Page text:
Bakers all become bow-legged. Above a thick board or three-legged table they fasten a smooth block of wood of conical shape at the top of a three-legged frame in such a way that it can be rotated, then they place a great mass of dough underneath, drop down the wooden block from above and press with all the strength of their arms and with their knees as well, while someone keeps turning over the dough. Since the articulation of the knees is not very strong, their legs are bowed outwards. For this trouble there is no remedy, for even when they are young and strong they soon become bow-legged and in course of time, lame.

In crowded cities, especially sea-ports like Venice one sees a vast number of porters whose work is indispensable for loading and unloading merchandise from the cargo-ships. All porters become in time round-shouldered, because the dorsal vertebral are constantly bent forward and become set in that position. For though they know none of the laws of mechanics, nature has taught them that it is easier to carry weights on the shoulders with the chest hollowed, than with the body erect. I have noticed that at Venice and Ferrara these heavily laden men carry sacks of wheat and other weights, not as ours do on one shoulder, but on the neck and dorsal vertebrae, so that the weight may lie all along the carrier's back; they say that the load tires them less and they feel less pressure than if they carried it on one shoulder.

Carpentering is a toilsome business and greatly fatigues the workers, but those who suffer most are the men who with a saw cut up trees into boards. This kind of work is very tiring. Those too who work at the lathe, especially when the wood is box, olive, or turpentine tree or the like, find their task very fatiguing; for they are obliged to put an incessant strain on the hands and arms in order to control the chisel and with it by degrees shave off the right amount according to the design of the work; the right foot is always at work to keep the wood that is to be shaped turning round and round; moreover they must keep the eyes fixed on the work, and from that rotary motion of the wood the eyes contract some injury, since it stimulates the spirits and humors to a vertiginous sort of motion. For carpenters I have no precautions to suggest except this: They should be moderate and not overwork.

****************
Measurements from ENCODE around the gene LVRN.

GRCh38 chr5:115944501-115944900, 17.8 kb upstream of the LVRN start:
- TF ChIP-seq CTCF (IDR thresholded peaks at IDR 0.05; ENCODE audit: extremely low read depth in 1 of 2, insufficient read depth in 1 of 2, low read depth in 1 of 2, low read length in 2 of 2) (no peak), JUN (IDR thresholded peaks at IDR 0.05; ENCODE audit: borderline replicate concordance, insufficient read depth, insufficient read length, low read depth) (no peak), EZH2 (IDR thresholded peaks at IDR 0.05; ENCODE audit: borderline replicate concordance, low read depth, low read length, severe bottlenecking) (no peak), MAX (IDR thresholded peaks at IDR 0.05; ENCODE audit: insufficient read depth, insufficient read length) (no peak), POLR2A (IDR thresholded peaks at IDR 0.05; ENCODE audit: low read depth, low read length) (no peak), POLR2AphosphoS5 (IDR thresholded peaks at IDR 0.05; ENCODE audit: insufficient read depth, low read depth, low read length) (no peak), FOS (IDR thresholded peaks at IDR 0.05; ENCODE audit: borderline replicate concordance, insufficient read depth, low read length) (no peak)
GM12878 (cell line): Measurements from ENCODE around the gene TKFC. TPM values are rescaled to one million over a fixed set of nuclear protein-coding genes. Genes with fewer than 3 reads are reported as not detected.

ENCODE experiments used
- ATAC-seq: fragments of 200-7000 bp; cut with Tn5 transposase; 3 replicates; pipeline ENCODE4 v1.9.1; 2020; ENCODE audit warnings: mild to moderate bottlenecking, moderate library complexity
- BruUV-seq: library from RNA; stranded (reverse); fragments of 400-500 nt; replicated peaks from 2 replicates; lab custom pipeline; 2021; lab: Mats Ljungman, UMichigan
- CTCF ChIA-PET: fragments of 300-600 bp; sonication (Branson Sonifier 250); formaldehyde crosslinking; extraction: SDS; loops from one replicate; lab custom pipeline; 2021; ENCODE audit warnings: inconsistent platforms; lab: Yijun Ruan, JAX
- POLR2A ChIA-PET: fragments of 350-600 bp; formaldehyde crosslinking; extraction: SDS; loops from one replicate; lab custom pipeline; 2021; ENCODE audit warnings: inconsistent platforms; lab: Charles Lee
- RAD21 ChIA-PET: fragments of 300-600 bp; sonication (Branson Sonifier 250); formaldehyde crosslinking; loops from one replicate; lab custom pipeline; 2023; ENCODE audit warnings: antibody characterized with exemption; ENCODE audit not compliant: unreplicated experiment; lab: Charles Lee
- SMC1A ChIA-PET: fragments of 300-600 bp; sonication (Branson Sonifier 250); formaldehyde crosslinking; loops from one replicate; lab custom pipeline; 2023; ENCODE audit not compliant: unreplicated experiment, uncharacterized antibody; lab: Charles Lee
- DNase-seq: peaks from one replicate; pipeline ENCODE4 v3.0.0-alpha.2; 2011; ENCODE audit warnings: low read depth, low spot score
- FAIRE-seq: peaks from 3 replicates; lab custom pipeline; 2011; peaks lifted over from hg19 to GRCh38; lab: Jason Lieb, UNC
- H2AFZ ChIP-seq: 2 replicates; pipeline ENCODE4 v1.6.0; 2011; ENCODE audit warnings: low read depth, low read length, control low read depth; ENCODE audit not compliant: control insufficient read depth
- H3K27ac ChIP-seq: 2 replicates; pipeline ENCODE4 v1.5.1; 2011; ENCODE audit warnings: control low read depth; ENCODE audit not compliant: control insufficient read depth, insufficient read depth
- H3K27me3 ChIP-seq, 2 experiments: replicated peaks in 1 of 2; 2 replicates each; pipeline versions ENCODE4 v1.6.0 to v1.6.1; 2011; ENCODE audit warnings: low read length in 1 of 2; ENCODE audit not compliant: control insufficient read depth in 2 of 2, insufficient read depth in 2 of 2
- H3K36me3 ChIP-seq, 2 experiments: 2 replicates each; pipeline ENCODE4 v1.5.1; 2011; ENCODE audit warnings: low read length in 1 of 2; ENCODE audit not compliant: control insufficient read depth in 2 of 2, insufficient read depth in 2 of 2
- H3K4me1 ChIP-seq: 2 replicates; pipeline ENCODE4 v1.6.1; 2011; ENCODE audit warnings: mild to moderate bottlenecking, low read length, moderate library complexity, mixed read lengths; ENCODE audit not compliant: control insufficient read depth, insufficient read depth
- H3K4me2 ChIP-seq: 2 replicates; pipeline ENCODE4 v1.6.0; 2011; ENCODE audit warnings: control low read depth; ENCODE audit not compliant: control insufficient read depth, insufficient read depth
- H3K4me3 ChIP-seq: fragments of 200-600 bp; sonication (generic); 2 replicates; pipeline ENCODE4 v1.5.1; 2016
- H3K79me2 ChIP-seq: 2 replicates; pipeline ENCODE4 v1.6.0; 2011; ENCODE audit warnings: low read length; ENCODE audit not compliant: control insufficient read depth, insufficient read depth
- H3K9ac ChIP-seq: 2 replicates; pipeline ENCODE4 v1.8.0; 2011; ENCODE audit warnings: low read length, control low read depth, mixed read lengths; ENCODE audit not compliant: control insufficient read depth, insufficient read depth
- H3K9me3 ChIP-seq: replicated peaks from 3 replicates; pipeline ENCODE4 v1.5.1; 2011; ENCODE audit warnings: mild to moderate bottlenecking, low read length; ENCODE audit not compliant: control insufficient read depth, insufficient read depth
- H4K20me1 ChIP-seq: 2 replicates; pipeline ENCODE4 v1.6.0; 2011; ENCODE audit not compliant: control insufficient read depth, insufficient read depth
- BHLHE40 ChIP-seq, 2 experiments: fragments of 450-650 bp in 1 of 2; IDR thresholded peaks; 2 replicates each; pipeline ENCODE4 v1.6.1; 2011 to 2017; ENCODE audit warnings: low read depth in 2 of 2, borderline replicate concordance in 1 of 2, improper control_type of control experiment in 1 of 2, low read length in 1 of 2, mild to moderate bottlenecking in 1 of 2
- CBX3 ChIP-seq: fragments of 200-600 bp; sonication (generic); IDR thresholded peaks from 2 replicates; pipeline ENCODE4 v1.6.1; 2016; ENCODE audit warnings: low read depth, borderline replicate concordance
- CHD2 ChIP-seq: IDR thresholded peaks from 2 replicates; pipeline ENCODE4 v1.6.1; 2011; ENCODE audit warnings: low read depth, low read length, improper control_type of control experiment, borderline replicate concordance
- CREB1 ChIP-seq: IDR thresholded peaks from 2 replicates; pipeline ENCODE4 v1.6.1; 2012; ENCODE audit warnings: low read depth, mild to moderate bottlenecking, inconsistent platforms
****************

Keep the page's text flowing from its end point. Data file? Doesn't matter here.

Nowadays women sit to weave, but in such a posture that they somehow look as though they were standing. This kind of work is certainly very fatiguing, for the whole body is tasked, both hands, arms, feet, and back, so that every part of the body at once shares in the work. Now an occupation so fatiguing naturally has its drawbacks, especially for women, for if pregnant they easily miscarry and expel the fetus prematurely and in consequence incur many ailments later on. It follows that women weavers, I mean those who are engaged wholly in this occupation, ought to be particularly healthy and robust, otherwise they break down from overwork and as they get on in years are compelled to abandon this trade. Therefore in work so taxing moderation would be the best safeguard against these maladies, for men and women alike; for the common maxim "Nothing to excess" is one that I excessively approve.

Bernardino Ramazzini, 1713

Taken from De Morbis Artificum Diatriba (Diseases of Workers) by Bernardino Ramazzini (1633-1714)  This excerpt is from the Latin text of 1713, revised, with translation and notes by Wilmer Cave Wright. (Chicago: University of Chicago Press; 1940.)   1743 edition  (Latin) from Google Books

Taken from De Morbis Artificum Diatriba (Diseases of Workers) by Bernardino Ramazzini (1633-1714)

This excerpt is from the Latin text of 1713, revised, with translation and notes by Wilmer Cave Wright. (Chicago: University of Chicago Press; 1940.)

1743 edition (Latin)
from Google Books